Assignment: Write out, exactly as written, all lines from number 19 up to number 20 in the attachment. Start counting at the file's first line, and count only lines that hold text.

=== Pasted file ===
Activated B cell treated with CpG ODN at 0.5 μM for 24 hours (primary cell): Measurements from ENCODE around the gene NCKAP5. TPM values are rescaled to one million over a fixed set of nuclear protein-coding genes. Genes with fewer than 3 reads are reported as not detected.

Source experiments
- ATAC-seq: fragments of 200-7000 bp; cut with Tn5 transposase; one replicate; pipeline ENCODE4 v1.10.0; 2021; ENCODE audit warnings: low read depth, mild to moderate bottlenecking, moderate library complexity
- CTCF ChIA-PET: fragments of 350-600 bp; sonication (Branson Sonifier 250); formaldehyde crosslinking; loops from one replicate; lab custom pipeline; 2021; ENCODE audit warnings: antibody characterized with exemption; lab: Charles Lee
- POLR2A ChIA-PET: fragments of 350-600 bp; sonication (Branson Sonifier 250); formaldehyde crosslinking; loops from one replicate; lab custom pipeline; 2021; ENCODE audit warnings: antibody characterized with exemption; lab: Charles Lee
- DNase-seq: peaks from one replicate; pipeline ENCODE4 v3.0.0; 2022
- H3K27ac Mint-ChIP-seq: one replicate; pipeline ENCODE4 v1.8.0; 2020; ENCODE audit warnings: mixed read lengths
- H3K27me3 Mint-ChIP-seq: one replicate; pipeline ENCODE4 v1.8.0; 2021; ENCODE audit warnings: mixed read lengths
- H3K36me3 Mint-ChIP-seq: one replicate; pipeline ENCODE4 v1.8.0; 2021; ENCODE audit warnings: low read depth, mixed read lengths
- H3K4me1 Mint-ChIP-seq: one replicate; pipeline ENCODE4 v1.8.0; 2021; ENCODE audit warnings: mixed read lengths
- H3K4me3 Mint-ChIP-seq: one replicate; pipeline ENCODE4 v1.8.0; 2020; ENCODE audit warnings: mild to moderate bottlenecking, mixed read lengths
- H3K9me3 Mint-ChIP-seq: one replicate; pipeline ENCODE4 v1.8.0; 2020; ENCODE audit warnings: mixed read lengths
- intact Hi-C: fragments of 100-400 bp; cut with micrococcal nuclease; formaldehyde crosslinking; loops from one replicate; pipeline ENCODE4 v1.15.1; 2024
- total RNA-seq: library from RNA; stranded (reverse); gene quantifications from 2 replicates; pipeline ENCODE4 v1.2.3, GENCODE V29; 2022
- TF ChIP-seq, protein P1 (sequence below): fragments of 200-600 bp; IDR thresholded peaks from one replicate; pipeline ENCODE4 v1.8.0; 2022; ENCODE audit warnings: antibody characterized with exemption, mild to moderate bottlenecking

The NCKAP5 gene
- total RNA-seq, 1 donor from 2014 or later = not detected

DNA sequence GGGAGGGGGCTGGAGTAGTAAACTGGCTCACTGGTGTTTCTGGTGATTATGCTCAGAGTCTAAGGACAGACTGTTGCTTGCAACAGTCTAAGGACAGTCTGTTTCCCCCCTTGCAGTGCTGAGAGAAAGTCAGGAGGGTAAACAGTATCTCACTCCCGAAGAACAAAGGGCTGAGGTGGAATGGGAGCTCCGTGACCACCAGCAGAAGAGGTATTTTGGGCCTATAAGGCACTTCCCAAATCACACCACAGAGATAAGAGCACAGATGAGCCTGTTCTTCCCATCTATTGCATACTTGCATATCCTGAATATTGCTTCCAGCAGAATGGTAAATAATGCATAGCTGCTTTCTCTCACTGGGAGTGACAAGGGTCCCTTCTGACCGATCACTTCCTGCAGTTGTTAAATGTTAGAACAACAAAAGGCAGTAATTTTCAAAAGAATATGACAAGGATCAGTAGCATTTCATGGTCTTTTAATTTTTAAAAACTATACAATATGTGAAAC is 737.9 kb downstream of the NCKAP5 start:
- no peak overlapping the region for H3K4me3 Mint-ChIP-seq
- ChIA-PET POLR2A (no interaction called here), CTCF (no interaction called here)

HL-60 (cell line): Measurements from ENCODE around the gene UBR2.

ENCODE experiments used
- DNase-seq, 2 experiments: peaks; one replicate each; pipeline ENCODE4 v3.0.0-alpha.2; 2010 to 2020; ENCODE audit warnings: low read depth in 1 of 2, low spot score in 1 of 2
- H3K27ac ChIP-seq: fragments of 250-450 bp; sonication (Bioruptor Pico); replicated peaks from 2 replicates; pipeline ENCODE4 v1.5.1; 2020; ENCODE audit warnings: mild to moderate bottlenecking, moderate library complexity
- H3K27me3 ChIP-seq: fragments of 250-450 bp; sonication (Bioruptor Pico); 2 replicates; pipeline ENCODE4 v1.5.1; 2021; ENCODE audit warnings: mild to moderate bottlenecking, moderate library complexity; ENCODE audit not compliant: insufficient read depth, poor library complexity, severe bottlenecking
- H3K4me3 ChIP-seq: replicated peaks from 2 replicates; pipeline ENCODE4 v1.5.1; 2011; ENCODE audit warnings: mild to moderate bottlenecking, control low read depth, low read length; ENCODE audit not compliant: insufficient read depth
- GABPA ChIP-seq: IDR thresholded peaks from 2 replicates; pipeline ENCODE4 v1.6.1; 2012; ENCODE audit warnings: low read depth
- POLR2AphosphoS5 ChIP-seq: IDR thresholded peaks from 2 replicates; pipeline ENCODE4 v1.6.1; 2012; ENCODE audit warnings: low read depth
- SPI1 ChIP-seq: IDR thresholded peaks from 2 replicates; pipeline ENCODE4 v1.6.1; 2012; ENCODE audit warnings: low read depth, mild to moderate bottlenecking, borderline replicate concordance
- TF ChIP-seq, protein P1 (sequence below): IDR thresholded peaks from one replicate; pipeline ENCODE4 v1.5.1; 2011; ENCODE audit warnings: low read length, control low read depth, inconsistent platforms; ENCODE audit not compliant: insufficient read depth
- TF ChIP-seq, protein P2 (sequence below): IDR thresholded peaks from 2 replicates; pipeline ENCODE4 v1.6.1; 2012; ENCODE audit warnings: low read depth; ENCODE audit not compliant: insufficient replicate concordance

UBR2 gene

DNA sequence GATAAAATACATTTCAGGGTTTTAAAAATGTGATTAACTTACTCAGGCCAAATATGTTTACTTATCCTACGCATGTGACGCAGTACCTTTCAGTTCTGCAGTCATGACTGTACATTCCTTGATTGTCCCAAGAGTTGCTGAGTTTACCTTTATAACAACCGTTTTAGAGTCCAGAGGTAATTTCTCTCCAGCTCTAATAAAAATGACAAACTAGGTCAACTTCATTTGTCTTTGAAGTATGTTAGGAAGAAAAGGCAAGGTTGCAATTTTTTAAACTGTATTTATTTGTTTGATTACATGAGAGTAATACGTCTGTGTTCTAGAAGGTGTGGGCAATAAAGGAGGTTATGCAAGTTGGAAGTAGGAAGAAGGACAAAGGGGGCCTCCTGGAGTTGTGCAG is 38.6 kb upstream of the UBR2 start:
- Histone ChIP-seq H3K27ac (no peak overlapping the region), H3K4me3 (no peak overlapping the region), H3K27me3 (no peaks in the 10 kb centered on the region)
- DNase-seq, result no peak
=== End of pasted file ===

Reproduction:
- no peak overlapping the region for H3K4me3 Mint-ChIP-seq
- ChIA-PET POLR2A (no interaction called here), CTCF (no interaction called here)